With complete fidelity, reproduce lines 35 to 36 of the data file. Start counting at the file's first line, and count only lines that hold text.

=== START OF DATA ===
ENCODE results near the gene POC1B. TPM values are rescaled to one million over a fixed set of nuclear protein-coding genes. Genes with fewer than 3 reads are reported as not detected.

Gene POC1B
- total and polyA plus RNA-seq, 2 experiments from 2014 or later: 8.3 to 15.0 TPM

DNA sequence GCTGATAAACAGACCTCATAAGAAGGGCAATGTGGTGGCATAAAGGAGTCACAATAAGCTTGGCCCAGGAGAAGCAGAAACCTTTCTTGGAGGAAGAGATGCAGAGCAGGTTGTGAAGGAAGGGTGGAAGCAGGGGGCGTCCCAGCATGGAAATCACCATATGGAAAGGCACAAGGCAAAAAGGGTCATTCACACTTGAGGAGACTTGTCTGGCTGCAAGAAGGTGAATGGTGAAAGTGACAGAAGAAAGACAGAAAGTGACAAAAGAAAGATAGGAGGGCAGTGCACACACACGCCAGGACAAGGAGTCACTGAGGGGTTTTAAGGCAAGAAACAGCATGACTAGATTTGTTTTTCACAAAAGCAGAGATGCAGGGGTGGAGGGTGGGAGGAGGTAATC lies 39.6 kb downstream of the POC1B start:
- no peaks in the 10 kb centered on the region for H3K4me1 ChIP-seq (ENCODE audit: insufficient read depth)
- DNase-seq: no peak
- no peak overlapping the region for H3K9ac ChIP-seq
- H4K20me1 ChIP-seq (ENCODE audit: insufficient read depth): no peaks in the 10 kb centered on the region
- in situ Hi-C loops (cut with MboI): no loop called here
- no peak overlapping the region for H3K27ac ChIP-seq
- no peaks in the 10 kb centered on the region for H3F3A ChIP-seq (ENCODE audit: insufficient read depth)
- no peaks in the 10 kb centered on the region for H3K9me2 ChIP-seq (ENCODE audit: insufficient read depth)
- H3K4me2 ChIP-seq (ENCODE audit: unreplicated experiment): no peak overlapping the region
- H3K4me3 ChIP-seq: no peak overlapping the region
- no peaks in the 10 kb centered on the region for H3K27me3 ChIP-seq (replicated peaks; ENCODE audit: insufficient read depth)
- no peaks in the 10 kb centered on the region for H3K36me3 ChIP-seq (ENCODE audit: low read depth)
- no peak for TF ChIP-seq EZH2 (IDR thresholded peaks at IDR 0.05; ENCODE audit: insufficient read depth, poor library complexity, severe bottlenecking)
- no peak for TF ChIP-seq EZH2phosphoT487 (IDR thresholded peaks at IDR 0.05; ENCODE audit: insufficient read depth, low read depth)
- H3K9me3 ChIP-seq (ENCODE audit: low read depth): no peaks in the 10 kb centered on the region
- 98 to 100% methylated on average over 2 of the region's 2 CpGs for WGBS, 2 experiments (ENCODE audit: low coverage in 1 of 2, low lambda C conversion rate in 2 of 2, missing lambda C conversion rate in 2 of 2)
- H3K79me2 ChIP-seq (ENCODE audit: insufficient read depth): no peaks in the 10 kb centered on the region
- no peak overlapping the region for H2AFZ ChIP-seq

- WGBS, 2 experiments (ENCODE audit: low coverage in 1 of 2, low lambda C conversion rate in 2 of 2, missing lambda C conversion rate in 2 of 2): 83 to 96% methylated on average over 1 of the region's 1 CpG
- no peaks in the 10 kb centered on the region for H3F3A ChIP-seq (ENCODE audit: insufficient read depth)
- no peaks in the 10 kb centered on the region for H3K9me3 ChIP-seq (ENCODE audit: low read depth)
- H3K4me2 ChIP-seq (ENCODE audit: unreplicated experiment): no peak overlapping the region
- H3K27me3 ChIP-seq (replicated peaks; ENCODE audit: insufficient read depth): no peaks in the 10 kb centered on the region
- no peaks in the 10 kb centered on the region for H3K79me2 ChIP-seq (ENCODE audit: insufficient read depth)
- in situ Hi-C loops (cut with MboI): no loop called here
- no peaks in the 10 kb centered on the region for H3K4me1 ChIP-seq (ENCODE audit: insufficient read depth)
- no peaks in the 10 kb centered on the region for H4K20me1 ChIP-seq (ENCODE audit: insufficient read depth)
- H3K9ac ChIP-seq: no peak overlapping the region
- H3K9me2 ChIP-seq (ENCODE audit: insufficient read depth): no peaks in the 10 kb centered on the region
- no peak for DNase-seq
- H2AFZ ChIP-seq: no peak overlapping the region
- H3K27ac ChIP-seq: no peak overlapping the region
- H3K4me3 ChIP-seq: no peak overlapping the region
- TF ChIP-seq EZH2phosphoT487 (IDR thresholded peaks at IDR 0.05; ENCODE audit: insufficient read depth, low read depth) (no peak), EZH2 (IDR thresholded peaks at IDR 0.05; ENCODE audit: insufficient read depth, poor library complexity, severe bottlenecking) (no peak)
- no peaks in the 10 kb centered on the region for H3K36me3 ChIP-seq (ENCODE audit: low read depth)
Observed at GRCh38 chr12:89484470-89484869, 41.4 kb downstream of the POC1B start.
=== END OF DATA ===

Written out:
- H2AFZ ChIP-seq: no peak overlapping the region
- H3K27ac ChIP-seq: no peak overlapping the region